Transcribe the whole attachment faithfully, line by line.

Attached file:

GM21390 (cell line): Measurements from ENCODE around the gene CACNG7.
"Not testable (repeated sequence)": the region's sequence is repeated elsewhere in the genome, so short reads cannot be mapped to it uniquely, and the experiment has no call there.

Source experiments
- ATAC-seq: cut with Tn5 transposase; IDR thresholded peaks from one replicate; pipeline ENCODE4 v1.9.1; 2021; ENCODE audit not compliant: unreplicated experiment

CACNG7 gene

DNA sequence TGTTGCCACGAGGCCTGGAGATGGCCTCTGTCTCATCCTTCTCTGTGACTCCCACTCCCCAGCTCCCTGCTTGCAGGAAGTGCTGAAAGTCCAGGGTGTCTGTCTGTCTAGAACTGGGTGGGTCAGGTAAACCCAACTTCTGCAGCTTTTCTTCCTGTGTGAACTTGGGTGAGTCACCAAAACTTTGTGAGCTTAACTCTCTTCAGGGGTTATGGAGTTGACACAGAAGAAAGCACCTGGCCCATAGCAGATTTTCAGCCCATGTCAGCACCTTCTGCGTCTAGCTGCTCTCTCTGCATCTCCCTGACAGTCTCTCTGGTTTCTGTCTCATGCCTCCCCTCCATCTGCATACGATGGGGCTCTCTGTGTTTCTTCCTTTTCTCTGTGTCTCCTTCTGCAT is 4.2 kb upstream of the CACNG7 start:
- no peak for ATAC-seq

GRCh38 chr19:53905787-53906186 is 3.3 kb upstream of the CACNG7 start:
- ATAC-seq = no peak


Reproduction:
GM21390 (cell line): Measurements from ENCODE around the gene CACNG7.
"Not testable (repeated sequence)": the region's sequence is repeated elsewhere in the genome, so short reads cannot be mapped to it uniquely, and the experiment has no call there.

Source experiments
- ATAC-seq: cut with Tn5 transposase; IDR thresholded peaks from one replicate; pipeline ENCODE4 v1.9.1; 2021; ENCODE audit not compliant: unreplicated experiment

CACNG7 gene

DNA sequence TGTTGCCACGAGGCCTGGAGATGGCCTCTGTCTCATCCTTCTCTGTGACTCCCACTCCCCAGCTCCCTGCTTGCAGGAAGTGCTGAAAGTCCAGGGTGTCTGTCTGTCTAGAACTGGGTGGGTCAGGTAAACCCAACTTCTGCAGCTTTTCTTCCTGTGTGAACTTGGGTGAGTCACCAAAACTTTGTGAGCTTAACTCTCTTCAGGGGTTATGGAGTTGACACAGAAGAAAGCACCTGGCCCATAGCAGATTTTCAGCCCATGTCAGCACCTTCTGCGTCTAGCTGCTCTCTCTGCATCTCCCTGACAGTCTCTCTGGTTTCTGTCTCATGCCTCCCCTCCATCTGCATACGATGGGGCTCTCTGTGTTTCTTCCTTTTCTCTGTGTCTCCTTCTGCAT is 4.2 kb upstream of the CACNG7 start:
- no peak for ATAC-seq

GRCh38 chr19:53905787-53906186 is 3.3 kb upstream of the CACNG7 start:
- ATAC-seq = no peak